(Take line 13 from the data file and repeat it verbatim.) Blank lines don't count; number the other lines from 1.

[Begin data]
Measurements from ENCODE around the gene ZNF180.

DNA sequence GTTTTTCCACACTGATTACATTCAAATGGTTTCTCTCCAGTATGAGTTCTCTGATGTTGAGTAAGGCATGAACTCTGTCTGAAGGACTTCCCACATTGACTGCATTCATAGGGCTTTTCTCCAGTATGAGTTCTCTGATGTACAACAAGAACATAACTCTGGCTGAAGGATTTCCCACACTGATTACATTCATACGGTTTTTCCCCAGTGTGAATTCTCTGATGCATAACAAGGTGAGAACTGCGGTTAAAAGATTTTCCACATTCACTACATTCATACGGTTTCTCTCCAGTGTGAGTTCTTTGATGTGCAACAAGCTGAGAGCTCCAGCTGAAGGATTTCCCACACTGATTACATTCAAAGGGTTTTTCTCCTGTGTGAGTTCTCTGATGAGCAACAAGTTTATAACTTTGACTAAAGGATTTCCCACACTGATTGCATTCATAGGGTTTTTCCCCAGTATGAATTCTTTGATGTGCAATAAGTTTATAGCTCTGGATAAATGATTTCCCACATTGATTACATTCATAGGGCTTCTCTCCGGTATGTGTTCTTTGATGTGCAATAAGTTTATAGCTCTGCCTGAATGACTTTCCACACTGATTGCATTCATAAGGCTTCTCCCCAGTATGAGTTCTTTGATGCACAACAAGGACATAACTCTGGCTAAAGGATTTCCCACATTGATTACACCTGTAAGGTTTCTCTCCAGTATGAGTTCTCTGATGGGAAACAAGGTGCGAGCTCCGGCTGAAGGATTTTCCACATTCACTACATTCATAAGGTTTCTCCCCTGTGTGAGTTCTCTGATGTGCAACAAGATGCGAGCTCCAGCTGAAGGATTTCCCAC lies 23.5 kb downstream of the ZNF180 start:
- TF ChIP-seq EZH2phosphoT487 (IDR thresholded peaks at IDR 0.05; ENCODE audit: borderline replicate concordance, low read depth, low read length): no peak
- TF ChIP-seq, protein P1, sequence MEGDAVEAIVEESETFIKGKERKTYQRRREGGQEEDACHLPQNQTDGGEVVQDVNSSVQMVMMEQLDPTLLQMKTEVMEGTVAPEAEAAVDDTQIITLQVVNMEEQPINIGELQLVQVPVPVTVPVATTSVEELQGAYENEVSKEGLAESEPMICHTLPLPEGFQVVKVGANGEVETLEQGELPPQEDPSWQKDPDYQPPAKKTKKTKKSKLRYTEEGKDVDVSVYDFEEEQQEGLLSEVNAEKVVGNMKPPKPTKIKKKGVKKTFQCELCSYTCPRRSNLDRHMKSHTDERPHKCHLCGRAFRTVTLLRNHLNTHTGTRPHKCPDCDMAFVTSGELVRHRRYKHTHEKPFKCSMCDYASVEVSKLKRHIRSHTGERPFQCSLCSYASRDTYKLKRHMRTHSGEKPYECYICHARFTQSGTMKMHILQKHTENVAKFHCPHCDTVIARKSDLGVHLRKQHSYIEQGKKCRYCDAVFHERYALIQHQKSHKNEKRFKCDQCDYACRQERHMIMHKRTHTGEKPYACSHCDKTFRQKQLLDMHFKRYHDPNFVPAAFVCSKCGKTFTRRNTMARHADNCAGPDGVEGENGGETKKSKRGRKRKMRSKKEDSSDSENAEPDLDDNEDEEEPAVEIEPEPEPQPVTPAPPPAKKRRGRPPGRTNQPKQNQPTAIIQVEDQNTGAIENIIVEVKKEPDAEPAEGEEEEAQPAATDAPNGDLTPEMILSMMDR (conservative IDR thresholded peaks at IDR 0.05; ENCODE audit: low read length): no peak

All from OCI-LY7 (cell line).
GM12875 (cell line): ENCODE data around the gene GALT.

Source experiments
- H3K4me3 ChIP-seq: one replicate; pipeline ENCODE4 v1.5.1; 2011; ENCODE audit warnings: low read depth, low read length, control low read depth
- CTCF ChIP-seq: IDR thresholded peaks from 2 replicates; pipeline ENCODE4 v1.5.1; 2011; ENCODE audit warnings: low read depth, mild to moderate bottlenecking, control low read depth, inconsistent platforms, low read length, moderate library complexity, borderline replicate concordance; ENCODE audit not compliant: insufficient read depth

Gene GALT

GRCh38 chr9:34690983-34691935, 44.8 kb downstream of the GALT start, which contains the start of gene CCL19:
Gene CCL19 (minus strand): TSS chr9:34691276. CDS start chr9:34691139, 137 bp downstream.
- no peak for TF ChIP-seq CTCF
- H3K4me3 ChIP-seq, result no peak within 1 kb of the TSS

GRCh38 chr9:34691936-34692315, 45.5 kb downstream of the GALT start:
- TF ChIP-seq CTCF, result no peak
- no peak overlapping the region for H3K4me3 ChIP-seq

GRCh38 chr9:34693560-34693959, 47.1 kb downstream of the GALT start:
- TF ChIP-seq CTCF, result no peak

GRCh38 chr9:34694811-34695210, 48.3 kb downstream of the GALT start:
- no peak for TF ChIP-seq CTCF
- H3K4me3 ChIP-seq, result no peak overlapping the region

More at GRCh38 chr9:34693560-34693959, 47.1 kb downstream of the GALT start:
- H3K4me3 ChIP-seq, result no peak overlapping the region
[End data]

- no peak for TF ChIP-seq CTCF